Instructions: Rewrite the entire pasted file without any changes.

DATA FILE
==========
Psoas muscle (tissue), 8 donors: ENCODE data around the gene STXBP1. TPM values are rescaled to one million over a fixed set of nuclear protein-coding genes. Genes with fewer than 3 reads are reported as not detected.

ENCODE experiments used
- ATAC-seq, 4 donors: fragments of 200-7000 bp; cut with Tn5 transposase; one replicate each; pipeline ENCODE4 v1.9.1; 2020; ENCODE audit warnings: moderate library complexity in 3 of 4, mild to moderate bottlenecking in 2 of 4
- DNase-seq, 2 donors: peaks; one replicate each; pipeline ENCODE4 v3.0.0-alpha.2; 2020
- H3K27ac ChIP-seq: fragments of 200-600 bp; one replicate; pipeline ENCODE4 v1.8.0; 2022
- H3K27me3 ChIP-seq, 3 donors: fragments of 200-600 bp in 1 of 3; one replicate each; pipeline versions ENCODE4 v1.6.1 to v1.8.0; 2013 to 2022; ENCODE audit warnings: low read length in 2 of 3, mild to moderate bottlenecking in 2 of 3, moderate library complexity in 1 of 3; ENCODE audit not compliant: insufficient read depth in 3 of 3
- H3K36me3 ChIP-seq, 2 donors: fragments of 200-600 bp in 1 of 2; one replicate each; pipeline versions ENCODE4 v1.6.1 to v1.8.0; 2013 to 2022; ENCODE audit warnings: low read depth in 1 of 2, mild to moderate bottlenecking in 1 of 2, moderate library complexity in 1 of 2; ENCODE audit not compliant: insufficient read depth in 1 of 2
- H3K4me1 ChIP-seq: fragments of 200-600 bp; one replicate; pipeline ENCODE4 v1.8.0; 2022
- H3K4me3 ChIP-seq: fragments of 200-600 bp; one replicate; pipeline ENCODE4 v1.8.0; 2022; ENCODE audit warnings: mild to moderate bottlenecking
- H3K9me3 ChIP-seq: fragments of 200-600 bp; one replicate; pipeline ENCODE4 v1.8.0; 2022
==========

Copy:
Psoas muscle (tissue), 8 donors: ENCODE data around the gene STXBP1. TPM values are rescaled to one million over a fixed set of nuclear protein-coding genes. Genes with fewer than 3 reads are reported as not detected.

ENCODE experiments used
- ATAC-seq, 4 donors: fragments of 200-7000 bp; cut with Tn5 transposase; one replicate each; pipeline ENCODE4 v1.9.1; 2020; ENCODE audit warnings: moderate library complexity in 3 of 4, mild to moderate bottlenecking in 2 of 4
- DNase-seq, 2 donors: peaks; one replicate each; pipeline ENCODE4 v3.0.0-alpha.2; 2020
- H3K27ac ChIP-seq: fragments of 200-600 bp; one replicate; pipeline ENCODE4 v1.8.0; 2022
- H3K27me3 ChIP-seq, 3 donors: fragments of 200-600 bp in 1 of 3; one replicate each; pipeline versions ENCODE4 v1.6.1 to v1.8.0; 2013 to 2022; ENCODE audit warnings: low read length in 2 of 3, mild to moderate bottlenecking in 2 of 3, moderate library complexity in 1 of 3; ENCODE audit not compliant: insufficient read depth in 3 of 3
- H3K36me3 ChIP-seq, 2 donors: fragments of 200-600 bp in 1 of 2; one replicate each; pipeline versions ENCODE4 v1.6.1 to v1.8.0; 2013 to 2022; ENCODE audit warnings: low read depth in 1 of 2, mild to moderate bottlenecking in 1 of 2, moderate library complexity in 1 of 2; ENCODE audit not compliant: insufficient read depth in 1 of 2
- H3K4me1 ChIP-seq: fragments of 200-600 bp; one replicate; pipeline ENCODE4 v1.8.0; 2022
- H3K4me3 ChIP-seq: fragments of 200-600 bp; one replicate; pipeline ENCODE4 v1.8.0; 2022; ENCODE audit warnings: mild to moderate bottlenecking
- H3K9me3 ChIP-seq: fragments of 200-600 bp; one replicate; pipeline ENCODE4 v1.8.0; 2022